A Muslim rights group is suing a Florida gun-shop owner who declared his store a “Muslim-free zone” earlier this month. The Florida chapter of the Council on American-Islamic Relations (CAIR), which works to defend civil liberties, filed a federal lawsuit Wednesday against Andy Hallinan, owner of Florida Gun Supply in Inverness, who posted an online video earlier this month barring Muslims from shopping at his store.

“I have a moral and legal responsibility to ensure the safety of all patriots in my community, and so effective immediately, I’m declaring Florida Gun Supply as a Muslim-free zone. I will not arm and train those who wish to do harm to my fellow patriots,” Hallinan said in a video posted to his store's Facebook account after a Muslim-American man fatally shot five U.S. servicemen in a rampage in Chattanooga, Tennessee.

Hallinan said he would bar Muslims from buying weapons at his store, adding that “Our leaders are telling you that Islam is a peaceful religion full of tolerance and love and hope. Don’t believe their lies.”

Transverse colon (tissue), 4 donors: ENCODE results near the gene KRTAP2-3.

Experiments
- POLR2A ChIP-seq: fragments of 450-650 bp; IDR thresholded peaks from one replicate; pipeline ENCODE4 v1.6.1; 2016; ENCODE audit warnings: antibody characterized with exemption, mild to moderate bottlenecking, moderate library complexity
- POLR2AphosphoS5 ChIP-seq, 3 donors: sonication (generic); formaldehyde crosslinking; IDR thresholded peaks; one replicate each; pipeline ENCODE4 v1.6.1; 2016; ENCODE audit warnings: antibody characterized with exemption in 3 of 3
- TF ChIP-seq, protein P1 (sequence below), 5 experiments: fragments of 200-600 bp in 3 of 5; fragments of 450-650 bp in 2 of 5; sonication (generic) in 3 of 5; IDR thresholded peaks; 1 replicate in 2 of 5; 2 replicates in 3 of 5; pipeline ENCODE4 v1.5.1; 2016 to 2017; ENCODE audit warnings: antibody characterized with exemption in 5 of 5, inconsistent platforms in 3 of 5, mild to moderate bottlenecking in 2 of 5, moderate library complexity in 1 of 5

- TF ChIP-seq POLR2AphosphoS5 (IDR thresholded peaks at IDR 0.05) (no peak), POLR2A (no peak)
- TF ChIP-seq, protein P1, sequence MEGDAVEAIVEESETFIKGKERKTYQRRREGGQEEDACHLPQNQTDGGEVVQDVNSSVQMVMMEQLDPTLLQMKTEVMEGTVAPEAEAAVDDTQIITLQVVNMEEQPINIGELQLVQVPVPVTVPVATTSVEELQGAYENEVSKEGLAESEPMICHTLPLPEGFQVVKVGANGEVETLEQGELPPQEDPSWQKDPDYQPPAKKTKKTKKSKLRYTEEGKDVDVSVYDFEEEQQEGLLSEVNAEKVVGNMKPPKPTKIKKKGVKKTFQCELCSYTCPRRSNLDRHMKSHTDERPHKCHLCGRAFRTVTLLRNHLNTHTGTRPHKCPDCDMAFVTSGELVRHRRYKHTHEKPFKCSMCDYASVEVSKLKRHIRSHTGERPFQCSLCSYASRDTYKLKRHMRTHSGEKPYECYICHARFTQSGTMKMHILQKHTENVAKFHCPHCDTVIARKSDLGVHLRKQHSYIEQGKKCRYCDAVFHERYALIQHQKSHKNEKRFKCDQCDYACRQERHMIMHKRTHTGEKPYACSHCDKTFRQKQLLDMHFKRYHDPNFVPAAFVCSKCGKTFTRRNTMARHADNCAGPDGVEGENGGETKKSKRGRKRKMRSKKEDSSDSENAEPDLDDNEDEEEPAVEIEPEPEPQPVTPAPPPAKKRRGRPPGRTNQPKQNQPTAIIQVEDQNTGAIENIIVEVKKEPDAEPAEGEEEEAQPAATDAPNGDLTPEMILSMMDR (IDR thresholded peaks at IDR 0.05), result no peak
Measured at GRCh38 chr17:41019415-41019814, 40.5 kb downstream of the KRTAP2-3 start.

The video drew national media attention and has been viewed more than 170,000 times on Facebook.

In its five-page lawsuit filed at the U.S. District Court in Fort Lauderdale, CAIR asserted that Hallinan’s actions were a blatant violation of Muslims’ civil rights and asked the court to grant an injunction against the store, prohibiting the business from instituting policies that discriminate against customers on the basis of religion.

“American Muslims have a right to browse and purchase guns, take classes on gun safety and shoot guns at a range without having to be profiled and discriminated,” Hassan Shibly, executive director of CAIR Florida, said in a statement. “Such discrimination is not only illegal, it is bad for our country and makes us less safe and less free.”

Katherine Heffner, a civil rights staff attorney at CAIR, added that the store’s discriminatory policy could have a “snowball effect.”

"Andy made it clear. It was a Muslim-free zone, and he was denying services to Muslim Americans and that’s illegal," Heffner told local news station WFTS in Tampa.

But Hallinan told USA Today in a phone interview that the litigation was “bull---.” His attorney, Robert Muise, added that the lawsuit was “bogus.”

"Find in that complaint, one allegation of any Muslim who is discriminated against because of his religious beliefs," Muise said. "You can't find any because the facts do not exist."